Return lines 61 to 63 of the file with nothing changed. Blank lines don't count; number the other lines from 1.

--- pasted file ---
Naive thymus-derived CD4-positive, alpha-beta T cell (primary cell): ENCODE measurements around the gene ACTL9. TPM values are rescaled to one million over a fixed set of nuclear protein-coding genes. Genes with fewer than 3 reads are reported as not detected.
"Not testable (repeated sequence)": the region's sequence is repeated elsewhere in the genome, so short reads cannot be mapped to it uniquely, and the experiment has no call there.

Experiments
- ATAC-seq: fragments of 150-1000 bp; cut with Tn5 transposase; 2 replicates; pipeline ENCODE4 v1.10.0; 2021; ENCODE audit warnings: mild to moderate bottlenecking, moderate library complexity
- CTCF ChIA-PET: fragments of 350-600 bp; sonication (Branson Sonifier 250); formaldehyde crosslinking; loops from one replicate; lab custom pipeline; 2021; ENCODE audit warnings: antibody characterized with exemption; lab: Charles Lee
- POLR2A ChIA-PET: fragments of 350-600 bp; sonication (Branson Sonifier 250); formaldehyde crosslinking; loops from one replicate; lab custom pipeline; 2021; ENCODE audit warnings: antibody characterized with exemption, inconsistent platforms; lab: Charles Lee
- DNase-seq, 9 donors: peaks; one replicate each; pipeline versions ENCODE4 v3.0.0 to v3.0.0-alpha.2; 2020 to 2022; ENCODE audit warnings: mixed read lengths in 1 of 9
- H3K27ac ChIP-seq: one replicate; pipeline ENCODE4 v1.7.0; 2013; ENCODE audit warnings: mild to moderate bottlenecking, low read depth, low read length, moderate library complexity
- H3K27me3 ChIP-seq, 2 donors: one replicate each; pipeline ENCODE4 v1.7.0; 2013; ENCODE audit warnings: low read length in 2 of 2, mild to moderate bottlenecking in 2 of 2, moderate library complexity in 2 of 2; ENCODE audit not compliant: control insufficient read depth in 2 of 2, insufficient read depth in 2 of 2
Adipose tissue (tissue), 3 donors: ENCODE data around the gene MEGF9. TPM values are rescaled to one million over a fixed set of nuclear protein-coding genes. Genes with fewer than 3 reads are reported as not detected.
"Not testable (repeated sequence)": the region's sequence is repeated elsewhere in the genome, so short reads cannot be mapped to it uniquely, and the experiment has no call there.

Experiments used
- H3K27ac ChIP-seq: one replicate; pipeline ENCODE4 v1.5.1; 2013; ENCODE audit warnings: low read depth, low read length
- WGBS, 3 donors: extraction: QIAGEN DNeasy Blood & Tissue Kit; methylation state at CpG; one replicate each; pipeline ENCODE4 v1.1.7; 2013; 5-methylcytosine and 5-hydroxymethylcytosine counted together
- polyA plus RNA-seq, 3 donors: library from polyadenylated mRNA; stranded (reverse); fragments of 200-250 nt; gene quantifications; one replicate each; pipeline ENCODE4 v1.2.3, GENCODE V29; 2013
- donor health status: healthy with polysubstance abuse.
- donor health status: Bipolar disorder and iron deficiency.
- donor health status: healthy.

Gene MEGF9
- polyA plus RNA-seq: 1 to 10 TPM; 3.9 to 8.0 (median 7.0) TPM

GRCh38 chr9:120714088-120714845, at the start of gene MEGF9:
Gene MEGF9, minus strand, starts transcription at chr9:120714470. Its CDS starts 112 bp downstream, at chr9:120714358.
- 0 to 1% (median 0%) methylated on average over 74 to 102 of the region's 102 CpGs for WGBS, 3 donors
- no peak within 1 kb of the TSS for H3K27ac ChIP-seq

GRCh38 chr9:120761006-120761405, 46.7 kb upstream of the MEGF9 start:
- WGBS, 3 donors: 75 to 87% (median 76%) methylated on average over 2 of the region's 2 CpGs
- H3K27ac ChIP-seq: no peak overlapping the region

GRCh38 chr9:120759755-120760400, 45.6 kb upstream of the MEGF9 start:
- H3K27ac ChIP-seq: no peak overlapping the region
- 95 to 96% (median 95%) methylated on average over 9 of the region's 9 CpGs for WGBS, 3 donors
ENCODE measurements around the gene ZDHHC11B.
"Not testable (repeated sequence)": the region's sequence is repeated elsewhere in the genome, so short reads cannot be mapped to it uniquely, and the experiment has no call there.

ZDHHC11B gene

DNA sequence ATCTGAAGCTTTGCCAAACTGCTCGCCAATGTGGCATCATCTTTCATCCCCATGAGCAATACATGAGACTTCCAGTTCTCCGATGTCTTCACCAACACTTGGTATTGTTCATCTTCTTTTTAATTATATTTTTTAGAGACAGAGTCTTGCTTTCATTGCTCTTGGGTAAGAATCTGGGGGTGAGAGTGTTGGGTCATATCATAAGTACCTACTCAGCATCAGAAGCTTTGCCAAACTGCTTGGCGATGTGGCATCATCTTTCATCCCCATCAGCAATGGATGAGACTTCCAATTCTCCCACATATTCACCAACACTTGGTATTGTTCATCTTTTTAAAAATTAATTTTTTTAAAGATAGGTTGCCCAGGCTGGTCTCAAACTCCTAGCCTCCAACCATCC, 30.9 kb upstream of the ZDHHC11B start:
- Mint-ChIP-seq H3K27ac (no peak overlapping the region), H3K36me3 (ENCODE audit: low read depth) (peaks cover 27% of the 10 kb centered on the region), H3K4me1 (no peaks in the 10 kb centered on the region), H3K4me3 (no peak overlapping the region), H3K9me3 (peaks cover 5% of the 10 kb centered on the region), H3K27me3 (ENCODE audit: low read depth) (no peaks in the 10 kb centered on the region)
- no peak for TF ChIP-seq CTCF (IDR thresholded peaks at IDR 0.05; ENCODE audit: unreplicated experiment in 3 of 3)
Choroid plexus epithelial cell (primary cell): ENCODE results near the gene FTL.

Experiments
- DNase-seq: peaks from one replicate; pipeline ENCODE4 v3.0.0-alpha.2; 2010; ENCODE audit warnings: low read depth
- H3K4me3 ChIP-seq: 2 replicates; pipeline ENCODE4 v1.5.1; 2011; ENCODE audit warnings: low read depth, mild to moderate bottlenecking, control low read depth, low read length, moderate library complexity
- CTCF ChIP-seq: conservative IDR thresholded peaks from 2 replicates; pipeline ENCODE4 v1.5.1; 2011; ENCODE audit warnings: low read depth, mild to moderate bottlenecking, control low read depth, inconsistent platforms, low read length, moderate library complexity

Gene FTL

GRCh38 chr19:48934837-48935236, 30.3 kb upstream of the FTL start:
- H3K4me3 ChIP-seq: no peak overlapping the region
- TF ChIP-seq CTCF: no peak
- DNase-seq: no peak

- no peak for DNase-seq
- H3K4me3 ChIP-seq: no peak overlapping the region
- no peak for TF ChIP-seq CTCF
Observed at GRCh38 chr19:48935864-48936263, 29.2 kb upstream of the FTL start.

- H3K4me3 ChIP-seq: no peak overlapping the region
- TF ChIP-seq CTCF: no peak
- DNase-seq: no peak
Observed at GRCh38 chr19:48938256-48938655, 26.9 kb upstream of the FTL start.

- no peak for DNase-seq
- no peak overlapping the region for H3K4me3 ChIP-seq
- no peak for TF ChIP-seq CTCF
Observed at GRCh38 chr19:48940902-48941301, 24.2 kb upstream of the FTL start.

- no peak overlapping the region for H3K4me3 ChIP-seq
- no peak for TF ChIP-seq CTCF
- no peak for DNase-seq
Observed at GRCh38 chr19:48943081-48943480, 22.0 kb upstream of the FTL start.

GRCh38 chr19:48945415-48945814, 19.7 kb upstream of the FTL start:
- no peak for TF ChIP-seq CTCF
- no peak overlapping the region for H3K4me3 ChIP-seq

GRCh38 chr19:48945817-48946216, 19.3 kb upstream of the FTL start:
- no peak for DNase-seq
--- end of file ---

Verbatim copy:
- no peak for DNase-seq
Observed at GRCh38 chr19:48943081-48943480, 22.0 kb upstream of the FTL start.

GRCh38 chr19:48945415-48945814, 19.7 kb upstream of the FTL start: